Fall 2006

The Redemption of Eros: Philosophical Reflections on Benedict XVI’s First Encyclical

D. C. Schindler

“God is charity, then, because the world is dear to him. It represents, in some respect, a goodness and beauty that God himself ‘desires.’”1

“By love, God has revealed himself and given himself to man. He has thus provided the definitive, superabundant answer to the questions that man asks himself about the meaning and purpose of his life” (Catechism of the Catholic Church, 68). According to the text of Gaudium et spes, 22, Jesus Christ reveals man to himself—i.e., reveals the ultimate meaning of human existence—precisely by revealing the love of the Father. It is in Christ that we discover that “God is love” (1 Jn 4:16), and therefore that human beings, who are made in the image of God, are made in the image of love. But if human life finds its supernatural completion in the gift of God’s love as grace, it is only because love expresses the meaning of human nature. In the prologue to his first encyclical, Deus caritas est, Pope Benedict XVI explains that one of his primary intentions in this letter is to clarify the “link” between the supernatural Love offered gratuitously to man and the human love that constitutes as it were the very substance of existence.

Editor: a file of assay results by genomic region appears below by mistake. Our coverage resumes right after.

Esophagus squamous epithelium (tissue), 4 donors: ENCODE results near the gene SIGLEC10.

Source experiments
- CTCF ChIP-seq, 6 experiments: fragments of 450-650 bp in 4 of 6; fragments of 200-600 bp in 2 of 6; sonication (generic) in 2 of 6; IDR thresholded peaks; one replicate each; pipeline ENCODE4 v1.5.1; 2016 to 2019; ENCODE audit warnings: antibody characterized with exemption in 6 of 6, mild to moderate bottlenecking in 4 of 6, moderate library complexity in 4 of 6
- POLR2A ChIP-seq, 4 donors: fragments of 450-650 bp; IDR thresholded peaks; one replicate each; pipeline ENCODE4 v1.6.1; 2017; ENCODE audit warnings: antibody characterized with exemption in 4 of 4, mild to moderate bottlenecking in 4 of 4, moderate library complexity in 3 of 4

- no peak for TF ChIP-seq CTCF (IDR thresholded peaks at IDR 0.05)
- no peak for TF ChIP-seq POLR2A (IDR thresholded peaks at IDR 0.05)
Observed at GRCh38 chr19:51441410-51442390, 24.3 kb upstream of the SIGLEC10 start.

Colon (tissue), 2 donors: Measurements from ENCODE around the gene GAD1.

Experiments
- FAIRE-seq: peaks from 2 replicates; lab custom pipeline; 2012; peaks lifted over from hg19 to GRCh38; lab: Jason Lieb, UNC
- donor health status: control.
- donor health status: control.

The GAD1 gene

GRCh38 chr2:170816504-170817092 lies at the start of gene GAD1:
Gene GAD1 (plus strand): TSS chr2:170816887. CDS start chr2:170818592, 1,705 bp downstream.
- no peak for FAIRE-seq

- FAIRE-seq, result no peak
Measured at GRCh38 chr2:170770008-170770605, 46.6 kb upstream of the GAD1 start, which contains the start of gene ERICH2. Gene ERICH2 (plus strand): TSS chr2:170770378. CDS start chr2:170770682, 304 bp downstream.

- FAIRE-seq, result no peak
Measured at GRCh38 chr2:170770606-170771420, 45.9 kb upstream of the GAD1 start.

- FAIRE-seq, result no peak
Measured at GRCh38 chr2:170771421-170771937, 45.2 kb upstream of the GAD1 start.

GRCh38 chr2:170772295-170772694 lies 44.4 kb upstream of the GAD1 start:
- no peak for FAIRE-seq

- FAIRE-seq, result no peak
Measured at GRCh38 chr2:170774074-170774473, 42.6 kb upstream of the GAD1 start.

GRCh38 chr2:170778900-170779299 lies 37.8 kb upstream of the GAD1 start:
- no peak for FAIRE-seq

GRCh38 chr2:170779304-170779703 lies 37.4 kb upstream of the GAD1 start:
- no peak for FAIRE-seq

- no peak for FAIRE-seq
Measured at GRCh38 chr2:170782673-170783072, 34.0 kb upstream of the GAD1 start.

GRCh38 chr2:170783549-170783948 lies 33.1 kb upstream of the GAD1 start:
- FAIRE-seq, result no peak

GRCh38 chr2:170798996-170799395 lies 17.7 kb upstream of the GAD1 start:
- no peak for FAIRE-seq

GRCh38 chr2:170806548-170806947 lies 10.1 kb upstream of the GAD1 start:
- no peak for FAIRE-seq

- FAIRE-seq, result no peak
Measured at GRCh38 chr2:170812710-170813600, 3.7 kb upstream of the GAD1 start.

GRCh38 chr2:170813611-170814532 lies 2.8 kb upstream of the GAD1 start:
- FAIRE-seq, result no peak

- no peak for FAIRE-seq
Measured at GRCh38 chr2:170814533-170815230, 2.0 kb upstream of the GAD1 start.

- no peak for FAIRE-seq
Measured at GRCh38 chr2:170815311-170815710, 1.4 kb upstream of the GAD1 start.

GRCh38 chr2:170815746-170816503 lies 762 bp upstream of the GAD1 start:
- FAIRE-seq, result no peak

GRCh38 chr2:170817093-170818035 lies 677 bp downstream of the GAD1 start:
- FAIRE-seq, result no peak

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1. A version of this essay was delivered as the inaugural lecture of the “Faith & Reason” series sponsored by the Humanities Department at Villanova University, March 2006.